Longitudinal, mechanical wave produced by the vibration of a material object
Range of human hearing
Sound waves that are between 20-20,000 Hz (audible)
Sound waves less than 20 Hz which is too low to be heard
Sound waves that are greater than 20,000 Hz which is too high to be heard
A change in frequency due to relative motion between the source of waves and an observer. If the source and the observer are getting closer, the observed frequency would be higher
V shaped, two dimentional, overlapping crests
Cone shaped, three dimentional. Object is moving faster than the waves it is creating
Loud sound heard when the conical shell of compressed air from a shock wave strikes your eardrum
Faster than the speed of sound
Slower than the speed of sound
Number of times the speed of sound
Percieved highness or lowness of a sound, depending on the frequency of the sound waves
A reflection of sound arriving at the listener some time after the direct sound
(Sound Navigation and Ranging) Generic name for the technology that is used to locate objects underwater on a basis of acoustic echo.
SONAR used by animals.
Sound waves intefering destructively which cause spots of low amplitude.
Loudness or volume
Percieved size of sound wave.
Rate at which sound energy is transfered through a unit area.
Scale for measuring relative intensity. Loudness is a factor of 2. Intensity is a factor of 10.
Threshold of hearing
The softest sound that can be heard by the average human ear. (0 db)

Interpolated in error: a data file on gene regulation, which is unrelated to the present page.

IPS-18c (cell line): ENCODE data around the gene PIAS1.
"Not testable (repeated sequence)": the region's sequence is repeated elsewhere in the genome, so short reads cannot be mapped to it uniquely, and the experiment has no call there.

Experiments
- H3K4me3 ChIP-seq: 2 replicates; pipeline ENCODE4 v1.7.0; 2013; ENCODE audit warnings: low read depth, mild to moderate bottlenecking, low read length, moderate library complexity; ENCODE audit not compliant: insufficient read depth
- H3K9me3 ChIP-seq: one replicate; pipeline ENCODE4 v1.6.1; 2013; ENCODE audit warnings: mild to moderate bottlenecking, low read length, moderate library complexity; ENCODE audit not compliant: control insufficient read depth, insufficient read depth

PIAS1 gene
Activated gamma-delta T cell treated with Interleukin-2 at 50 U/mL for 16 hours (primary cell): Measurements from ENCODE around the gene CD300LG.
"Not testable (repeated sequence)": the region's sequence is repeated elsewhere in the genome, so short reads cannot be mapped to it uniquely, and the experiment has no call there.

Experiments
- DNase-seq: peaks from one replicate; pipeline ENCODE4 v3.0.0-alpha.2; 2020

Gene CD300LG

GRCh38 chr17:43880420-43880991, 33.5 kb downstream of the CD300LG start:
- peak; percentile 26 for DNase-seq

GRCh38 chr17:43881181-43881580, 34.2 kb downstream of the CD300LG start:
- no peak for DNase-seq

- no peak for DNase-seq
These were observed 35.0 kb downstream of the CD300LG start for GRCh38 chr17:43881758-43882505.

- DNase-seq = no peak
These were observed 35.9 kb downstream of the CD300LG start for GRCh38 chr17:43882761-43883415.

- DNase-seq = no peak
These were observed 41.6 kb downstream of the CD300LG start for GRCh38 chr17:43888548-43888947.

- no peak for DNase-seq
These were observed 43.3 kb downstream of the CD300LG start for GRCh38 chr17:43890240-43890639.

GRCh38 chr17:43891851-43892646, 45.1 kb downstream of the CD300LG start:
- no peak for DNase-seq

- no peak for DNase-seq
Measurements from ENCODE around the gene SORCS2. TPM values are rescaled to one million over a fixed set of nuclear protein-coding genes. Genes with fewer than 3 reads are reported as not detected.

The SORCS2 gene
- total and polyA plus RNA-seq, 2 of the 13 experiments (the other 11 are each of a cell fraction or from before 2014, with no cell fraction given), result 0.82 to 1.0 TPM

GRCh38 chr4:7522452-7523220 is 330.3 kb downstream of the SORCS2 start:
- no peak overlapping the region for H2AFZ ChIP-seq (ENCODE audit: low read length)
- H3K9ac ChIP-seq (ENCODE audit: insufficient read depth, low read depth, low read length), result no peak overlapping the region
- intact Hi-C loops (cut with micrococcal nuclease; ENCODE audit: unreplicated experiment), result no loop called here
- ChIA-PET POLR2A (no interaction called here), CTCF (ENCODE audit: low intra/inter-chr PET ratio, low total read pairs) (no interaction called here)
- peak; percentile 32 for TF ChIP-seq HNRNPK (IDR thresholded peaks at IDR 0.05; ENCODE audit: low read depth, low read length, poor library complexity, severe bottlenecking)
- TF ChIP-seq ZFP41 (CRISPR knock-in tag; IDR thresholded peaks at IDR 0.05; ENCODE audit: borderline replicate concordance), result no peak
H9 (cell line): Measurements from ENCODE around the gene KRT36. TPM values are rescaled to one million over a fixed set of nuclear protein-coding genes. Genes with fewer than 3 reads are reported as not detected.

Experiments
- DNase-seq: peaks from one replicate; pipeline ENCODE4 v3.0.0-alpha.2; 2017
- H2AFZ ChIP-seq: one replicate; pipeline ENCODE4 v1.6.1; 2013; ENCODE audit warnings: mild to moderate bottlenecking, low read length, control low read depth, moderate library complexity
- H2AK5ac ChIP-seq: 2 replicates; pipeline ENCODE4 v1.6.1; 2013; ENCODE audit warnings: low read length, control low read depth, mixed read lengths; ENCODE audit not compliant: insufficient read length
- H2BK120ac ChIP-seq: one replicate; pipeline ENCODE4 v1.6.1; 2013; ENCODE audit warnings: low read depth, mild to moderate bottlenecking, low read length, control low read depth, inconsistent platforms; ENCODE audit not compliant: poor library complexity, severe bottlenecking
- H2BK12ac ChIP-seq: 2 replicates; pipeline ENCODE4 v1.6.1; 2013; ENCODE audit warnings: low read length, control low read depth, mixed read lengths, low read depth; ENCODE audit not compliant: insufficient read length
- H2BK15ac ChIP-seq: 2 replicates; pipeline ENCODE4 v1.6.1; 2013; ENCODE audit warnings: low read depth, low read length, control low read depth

Threshold of pain
Level above which audible sounds are painful. (120 db)
The ability of a material to resume its initial shape, the more elastic the medium, the better sound travels through it.
Pleasant sound when 2 or more pitches in small whole number ratios are played at the same time. (chords)
Unpleasant sound when 2 or more pitches played at the same time are not in small whole number ratios.
2 notes with frequencies related by the ratio 1:2
The inteference of 2 slightly different frequencies of sound cousing a fluctuation in loudness
The number of beats per second. fb=If2-f1I
Special sound formed from an objects own unique set of frequencies
Sound produced when an object is forced to vibrate at a certain frequency by another object.
A dramatic increase in amplitude when forced vibration matches objects natural frequency
Timbre (pronounced tambray)
tone color/quality due to presence of harmonics.(distinguishing different instruments playing the same note)